6. Mama Durso says:

    It’s so great that you found an arrangement that works for everyone. I can’t imagine trying to work at home in addition to taking care of a 2 year old. I don’t have a job and I can barely keep the house moderately safe for living while keeping my kid alive, much less do projects for big companies AND do all of the above.

  7. Erica says:

    My mom is my live in nanny. She was out of work & needed income & I was getting ready to return to work from leave & it just made sense. So I hired her. She’s now taking care of my 2 year old & 4 month old. I also work from home. Love that I have zero commute, I can pop downstairs for a hug & kiss, have lunch with both, pump in peace, do laundry, clean, have dinner on the table by 5:30. I mean it’s a win win! It’s a lot of work still but I consider myself very lucky to be able to work & see my kids anytime I want. It’s definitely helped me with my work life balance. So why not stay home with my kids? Bc I’m the insurance girl. There’s no way we could ever afford private health insurance.

  8. Erin says:

    I love you for writing this Bethanne. We have a live-in nanny, too, as my husband and I both have full-time jobs out of the home. She works 43 hours a week (so we have time to commute) and does not clean or cook or any of the assumed house-keeper tasks. She IS lovely for our children, though. AND she is WAY more affordable than day-care. So people that assume we are rich and famous and not taking care of our children are just so, so wrong. We are working hard to raise wonderful little people by any means necessary. And that means having two jobs and a live-in nanny.

  9. The Many Thoughts of a Reader says:

    That would be my ideal situation if I had a job I could do at home.

  10. Candi says:

    We live in a society in which strength, independence, and capability are the ideal. If you can’t do it all, does that make you weak? Should you be judged if you ask for help? Below, we will discuss what is truly ideal and healthy for families.

    Let us acknowledge the following facts. No one is perfect. Everyone has limitations. No one can do it all.
    It is a matter of healthy self-knowledge to know oneself well, what one’s strengths and weaknesses are, etc.
    It is natural to celebrate one’s strengths.
    It is a matter of healthy self-esteem to be able to acknowledge and seek assistance for one’s limitations.
    By working with one’s strengths and working around one’s limitations, the individual and his/her environment are more likely to succeed.
    In the case of parenting, the societal expectation that moms “bring home the bacon and fry it up in the pan” is daunting. With 24/7 responsibility between the equivalent of two full-time (or full-time-and-then-some) jobs (i.e., work outside the home and work inside the home), moms typically have no decompression or soul-searching time. Time such as this is essential for good mental health, which is in turn essential for good parenting.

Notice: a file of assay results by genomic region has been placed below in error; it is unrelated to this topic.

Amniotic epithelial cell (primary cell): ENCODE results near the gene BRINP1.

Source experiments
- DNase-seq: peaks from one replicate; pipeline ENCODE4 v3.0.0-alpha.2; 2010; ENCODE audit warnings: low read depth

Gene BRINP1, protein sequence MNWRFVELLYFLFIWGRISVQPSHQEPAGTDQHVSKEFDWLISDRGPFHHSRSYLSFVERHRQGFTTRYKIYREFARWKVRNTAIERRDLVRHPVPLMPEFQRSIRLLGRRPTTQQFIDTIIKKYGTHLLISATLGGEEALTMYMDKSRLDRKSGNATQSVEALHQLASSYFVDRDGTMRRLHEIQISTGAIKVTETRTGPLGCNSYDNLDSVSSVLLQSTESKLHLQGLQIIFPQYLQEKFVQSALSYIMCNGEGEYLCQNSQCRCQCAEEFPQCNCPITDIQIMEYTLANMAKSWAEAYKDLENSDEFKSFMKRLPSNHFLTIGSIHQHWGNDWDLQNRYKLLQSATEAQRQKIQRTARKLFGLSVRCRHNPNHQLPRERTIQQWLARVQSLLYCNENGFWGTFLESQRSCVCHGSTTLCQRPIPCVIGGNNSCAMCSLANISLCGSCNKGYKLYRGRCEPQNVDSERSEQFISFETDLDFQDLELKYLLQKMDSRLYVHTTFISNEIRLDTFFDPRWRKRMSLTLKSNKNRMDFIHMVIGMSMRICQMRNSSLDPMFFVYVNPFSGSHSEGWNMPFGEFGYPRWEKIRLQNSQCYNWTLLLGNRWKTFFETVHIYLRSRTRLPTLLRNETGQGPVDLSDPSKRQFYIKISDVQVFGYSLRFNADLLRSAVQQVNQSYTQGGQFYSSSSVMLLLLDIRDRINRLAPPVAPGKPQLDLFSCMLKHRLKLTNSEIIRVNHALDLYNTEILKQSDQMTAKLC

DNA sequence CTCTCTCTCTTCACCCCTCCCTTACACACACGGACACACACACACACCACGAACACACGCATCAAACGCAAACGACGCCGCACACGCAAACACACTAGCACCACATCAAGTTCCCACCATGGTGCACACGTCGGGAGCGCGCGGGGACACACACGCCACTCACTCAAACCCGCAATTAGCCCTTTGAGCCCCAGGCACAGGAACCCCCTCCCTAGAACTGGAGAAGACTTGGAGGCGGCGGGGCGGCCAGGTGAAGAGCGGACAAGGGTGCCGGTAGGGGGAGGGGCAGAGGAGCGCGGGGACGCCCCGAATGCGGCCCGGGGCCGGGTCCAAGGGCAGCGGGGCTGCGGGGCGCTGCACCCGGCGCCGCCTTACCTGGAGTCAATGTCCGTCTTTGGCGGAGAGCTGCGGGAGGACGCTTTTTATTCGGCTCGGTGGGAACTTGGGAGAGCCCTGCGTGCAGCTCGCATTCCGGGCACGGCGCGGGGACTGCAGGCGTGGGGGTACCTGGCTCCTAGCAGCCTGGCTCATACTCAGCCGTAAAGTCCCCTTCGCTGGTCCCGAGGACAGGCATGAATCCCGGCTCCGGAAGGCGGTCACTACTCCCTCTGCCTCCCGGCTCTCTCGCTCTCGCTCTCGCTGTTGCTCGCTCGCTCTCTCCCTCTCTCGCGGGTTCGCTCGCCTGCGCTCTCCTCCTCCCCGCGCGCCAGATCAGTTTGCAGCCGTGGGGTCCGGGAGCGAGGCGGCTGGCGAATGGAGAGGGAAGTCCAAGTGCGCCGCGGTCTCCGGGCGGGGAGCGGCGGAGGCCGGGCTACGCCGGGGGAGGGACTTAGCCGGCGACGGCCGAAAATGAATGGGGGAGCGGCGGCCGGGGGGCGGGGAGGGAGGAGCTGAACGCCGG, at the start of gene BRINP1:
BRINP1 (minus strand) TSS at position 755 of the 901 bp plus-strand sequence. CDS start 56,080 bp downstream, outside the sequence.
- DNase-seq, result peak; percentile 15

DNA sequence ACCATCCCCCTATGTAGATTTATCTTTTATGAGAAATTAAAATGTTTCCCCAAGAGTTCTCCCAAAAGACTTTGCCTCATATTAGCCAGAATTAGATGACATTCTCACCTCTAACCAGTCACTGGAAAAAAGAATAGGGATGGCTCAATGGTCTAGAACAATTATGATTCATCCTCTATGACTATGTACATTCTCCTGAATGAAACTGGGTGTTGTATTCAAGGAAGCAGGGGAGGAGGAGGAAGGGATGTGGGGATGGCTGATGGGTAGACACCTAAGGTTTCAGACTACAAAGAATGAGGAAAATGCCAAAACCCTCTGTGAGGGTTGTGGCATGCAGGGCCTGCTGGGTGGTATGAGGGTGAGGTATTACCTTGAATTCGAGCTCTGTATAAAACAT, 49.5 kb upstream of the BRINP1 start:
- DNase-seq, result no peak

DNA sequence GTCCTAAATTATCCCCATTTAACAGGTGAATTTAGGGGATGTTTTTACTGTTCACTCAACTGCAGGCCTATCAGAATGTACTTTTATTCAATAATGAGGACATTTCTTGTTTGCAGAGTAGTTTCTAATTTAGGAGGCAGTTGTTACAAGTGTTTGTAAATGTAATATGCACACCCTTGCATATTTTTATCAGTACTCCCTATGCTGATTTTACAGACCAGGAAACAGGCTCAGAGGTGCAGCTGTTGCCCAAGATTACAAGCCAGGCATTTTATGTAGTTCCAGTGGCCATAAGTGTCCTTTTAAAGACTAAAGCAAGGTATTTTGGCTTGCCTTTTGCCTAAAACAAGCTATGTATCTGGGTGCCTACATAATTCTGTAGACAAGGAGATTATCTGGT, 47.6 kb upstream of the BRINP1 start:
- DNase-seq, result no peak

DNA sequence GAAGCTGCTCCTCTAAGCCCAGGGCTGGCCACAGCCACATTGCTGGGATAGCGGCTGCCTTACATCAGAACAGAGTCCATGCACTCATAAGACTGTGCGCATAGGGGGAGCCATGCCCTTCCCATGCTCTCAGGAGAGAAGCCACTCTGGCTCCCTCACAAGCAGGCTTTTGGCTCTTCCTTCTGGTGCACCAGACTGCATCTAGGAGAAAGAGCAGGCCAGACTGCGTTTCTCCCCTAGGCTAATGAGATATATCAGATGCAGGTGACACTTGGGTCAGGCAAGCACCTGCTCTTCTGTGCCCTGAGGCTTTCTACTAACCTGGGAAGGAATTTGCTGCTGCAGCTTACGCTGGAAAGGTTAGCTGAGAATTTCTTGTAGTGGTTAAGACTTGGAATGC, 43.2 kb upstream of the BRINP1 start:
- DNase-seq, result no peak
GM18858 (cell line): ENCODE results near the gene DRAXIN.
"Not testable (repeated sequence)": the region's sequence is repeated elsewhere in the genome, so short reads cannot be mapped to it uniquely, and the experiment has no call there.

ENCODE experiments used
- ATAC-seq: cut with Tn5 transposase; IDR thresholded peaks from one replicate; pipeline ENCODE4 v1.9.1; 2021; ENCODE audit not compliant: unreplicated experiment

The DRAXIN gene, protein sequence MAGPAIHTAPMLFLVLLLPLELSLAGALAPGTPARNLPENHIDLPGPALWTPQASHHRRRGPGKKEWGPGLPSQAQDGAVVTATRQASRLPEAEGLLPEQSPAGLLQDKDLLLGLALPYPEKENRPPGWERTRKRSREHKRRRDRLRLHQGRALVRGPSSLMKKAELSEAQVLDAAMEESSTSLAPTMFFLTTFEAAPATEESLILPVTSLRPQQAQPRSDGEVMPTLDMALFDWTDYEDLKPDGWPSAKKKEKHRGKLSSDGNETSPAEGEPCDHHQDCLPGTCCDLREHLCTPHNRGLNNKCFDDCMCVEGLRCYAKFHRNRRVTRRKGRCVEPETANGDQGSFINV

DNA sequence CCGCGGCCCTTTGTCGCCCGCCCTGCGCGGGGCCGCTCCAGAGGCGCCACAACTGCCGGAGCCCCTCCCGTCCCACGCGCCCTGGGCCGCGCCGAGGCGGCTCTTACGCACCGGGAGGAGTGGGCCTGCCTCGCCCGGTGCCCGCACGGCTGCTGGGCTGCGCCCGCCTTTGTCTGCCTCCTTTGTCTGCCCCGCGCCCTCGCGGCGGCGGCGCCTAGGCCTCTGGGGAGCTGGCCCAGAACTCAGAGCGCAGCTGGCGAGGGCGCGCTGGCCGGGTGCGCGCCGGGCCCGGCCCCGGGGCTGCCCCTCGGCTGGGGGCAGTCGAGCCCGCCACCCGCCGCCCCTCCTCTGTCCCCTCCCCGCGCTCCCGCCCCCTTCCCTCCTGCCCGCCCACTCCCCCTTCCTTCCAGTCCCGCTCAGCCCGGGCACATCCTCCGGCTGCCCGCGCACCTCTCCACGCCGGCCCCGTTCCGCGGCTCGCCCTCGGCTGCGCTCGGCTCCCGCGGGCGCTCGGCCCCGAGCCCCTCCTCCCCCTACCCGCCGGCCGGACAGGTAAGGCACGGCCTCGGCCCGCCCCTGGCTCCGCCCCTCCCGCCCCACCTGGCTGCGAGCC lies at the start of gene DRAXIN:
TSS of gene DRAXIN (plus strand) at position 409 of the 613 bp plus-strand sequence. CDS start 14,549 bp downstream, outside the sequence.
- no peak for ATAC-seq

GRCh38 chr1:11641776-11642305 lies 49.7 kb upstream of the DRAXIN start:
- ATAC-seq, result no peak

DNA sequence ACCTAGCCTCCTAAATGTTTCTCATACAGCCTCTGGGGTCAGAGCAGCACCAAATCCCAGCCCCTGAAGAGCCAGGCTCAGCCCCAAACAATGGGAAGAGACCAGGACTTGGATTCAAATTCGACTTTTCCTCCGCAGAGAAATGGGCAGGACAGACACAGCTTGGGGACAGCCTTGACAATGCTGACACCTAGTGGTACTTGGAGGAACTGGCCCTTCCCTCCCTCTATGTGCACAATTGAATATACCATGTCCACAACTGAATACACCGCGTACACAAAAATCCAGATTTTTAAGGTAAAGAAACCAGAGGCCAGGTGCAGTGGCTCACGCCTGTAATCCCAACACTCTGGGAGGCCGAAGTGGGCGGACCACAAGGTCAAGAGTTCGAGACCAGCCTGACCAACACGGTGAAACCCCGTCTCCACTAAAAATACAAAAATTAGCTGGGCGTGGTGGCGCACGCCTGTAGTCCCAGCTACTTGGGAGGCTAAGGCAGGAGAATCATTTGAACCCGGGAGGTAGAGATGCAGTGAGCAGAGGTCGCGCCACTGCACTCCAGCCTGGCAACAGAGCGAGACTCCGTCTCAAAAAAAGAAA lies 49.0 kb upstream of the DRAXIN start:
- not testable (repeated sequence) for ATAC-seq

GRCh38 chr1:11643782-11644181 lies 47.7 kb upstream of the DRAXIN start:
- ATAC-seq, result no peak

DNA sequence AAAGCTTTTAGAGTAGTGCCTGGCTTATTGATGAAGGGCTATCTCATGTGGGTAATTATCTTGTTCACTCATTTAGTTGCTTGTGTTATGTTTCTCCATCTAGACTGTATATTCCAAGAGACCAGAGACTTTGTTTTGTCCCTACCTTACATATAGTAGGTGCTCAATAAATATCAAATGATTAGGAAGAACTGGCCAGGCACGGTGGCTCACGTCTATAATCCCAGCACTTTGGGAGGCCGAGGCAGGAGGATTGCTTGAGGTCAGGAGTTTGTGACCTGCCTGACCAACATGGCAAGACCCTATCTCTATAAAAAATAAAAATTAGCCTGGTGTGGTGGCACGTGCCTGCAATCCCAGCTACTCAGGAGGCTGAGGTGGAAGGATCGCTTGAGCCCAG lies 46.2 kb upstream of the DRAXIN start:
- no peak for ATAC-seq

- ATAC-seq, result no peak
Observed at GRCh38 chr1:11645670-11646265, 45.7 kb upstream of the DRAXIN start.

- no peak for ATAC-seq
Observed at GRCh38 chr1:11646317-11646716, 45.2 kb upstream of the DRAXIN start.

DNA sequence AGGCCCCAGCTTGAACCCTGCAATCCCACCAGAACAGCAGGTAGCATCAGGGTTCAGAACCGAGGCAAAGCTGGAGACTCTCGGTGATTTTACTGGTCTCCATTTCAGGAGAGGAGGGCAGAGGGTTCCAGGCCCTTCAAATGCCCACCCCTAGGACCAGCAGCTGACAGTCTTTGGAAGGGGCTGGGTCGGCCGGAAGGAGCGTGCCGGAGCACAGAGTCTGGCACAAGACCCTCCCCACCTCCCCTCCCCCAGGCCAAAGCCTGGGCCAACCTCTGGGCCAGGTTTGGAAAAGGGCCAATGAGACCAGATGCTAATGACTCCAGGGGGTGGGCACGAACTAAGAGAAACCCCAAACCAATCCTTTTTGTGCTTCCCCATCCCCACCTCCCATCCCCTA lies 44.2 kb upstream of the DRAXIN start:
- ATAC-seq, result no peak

Additionally, no one is good at, much less perfect at, everything. Everyone has strengths and weakness. That is what makes us human. Moms who have sufficient self-knowledge to assess accurately their strengths and weaknesses are well poised to parent to their strengths and accommodate for their weaknesses.

    If a mom’s strengths include a loving nature, intelligence, and a strong ethical framework, and the mom’s weaknesses include impatience and a difficulty enjoying “non-productive” time, that mom is well advised to place herself in circumstances that play to her strengths and to try to minimize or overcome her weaknesses. It is easy to play to these specific strengths; it is difficult to overcome these specific weaknesses. This is where asking for help can come in. Hiring a nanny through a source such as Nannies4hire.com will help the mom juggle her many responsibilities, and thus minimize her time demands (i.e., her opportunities for impatience). The nanny can additionally provide the children with the fun of “non-productive” time that the children want and need to enjoy.

    Children deserve the best we have to offer. We can give our children the best we have, both in terms of what we have ourselves and what other resources we can tap to benefit our children. Our children deserve no less. Asking for help, then, is not a weakness, it is a strength, a sign of self-awareness and self-confidence, and a testimony to the desire of a mom to give her children the best she has to offer.